A little chaos’. Gardening goes to the cinema

The only confirmed date for its premiere is April 17 and will be stream in British theaters. We will have to wait, but without neglecting, because the film promises.

Time in which A Little Chaos is located  ? back in the seventeenth century. Stage? a garden of Versailles. Let’s go … Chief, nothing more and nothing less than King Louis XIV and the person in charge of the work, the prestigious architect Le Nôtre. The undisputed star, a landscape gardener, Madame Sabine De Barra.

And what does this movie tell us? The backdrop is the completion of the Palace of Versailles under the reign of Louis XIV. The protagonist, Sabine De Bara, is hired by the architect Le Notre to create one of the sumptuous gardens of the Palace of Versailles, which takes her to the center of the court of Louis XIV. How will the protagonist’s work be? Well complicated, full of obstacles, because, obviously, the work of a woman at that time had to save many more barriers than now. But, it seems that it is strong and does not go badly wrong.

Is there romance? Of course, it would be more. But do not get distracted, that what interests us here is if the scenario is faithfully reproduced. Also before the romance there is a small conflict, because she does not have time for the classic and rigid style that Le Nôtre proposes for the garden design.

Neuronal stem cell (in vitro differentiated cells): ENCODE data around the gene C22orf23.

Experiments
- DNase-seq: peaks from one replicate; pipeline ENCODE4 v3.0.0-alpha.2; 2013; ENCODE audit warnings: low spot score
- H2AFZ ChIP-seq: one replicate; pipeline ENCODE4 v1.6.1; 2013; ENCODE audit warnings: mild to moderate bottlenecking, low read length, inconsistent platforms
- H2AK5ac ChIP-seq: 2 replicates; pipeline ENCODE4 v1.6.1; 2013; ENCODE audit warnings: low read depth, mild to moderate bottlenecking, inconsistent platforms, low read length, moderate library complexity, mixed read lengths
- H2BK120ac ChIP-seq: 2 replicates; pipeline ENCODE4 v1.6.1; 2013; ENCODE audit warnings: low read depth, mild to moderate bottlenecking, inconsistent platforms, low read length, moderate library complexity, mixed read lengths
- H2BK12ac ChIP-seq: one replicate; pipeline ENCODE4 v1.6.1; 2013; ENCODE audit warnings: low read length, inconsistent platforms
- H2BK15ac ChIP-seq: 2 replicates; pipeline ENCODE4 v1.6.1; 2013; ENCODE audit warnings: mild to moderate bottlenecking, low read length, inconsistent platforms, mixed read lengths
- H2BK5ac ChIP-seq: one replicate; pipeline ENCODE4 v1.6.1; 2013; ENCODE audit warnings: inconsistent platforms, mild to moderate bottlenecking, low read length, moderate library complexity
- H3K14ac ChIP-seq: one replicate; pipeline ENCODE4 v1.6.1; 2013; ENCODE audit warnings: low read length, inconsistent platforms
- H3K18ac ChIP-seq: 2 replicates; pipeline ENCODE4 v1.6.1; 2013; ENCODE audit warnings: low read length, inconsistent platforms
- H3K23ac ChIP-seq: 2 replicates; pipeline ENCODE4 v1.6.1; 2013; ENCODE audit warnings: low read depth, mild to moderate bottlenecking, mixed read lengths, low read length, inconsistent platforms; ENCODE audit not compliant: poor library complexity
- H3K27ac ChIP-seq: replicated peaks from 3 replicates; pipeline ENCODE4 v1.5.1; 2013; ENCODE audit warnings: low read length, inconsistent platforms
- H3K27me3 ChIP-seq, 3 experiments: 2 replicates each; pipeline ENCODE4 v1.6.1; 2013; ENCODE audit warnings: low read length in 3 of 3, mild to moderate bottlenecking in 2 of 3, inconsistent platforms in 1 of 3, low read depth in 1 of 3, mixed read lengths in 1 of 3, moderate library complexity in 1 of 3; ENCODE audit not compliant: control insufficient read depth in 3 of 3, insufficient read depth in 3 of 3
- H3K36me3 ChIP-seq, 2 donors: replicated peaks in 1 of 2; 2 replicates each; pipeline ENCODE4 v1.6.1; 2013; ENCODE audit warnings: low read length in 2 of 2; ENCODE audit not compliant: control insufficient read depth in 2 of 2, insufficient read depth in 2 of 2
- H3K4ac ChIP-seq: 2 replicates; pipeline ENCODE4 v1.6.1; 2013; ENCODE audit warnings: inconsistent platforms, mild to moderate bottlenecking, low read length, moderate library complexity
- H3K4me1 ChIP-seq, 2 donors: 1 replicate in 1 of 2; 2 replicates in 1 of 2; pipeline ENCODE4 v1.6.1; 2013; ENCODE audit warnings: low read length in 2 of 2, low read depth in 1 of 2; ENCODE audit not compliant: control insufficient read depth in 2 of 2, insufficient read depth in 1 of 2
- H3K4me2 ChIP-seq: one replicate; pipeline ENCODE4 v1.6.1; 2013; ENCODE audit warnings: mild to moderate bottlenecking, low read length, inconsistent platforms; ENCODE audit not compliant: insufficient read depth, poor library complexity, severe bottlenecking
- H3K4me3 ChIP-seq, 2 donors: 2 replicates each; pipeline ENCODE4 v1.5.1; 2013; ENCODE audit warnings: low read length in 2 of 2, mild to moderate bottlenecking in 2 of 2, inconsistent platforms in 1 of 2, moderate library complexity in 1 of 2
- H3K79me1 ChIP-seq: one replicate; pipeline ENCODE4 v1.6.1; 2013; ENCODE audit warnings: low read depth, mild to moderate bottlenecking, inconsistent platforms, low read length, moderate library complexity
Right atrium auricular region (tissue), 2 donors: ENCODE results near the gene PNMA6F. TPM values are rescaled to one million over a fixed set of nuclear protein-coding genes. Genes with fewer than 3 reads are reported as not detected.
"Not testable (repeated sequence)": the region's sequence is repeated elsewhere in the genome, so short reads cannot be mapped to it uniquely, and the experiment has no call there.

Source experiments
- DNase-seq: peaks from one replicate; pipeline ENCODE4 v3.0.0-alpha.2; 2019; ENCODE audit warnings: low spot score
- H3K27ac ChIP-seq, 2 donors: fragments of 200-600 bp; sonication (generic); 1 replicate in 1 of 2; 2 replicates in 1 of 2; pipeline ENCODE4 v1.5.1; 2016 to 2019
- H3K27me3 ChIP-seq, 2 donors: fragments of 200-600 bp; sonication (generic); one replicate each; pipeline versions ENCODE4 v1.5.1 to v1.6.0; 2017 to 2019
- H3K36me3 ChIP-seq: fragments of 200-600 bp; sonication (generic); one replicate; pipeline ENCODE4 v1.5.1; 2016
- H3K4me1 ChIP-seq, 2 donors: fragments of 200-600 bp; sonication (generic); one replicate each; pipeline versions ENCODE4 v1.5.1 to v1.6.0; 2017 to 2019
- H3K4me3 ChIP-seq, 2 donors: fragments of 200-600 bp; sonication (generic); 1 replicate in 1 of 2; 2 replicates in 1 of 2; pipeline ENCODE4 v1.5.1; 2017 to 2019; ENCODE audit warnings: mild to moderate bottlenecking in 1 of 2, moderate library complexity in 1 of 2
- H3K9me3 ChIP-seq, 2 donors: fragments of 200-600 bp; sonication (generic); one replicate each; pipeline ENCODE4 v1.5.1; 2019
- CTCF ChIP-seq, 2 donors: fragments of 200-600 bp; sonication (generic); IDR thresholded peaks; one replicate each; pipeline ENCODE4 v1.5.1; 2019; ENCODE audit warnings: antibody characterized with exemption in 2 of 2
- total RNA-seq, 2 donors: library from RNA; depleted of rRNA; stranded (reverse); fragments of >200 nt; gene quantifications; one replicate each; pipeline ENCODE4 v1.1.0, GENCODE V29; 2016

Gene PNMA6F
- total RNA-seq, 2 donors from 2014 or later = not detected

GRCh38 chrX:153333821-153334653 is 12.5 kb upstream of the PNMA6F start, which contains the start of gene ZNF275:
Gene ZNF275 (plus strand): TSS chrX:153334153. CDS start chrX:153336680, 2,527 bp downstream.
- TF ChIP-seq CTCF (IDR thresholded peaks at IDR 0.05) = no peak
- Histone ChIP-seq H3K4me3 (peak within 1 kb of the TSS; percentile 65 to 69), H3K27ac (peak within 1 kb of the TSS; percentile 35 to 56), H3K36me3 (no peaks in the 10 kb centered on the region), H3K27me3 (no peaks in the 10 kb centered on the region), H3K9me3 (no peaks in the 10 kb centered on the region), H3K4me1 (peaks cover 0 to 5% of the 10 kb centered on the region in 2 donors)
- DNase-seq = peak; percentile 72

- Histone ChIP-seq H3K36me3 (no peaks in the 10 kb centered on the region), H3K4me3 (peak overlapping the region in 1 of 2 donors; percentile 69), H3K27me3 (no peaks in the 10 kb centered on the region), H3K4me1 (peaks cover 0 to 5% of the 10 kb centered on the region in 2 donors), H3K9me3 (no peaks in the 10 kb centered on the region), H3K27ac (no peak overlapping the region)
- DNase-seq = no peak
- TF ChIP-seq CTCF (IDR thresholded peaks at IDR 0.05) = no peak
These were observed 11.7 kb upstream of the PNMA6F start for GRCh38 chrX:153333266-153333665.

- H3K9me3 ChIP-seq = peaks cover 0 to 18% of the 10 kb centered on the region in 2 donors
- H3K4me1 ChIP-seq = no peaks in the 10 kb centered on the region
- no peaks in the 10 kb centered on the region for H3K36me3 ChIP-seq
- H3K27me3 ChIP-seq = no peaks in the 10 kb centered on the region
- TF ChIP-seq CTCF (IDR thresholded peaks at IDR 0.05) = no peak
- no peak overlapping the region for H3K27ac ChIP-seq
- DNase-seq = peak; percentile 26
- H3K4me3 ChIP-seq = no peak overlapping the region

Today, the Telegraph newspaper publishes an article in which its author, Tim Richardson, comments with great emotion on a character in the film referred to by Jean-Baptiste de la Quintinie, the man who conceived the Potager du Roi (The King’s Garden). It was created in Versailles between 1678 and 1682. But, apparently, there are also lagoons and you can see some plants that were not cultivated at that time. Be that as it may, there is a lot of garden history to see in that film and many details to watch. It is a luxury that gardens are celebrated in this way in cinema. We have to wait, yes, but not to despair and above all, it is advisable to be alert so that those gardeners do not escape, if possible, on the big screen.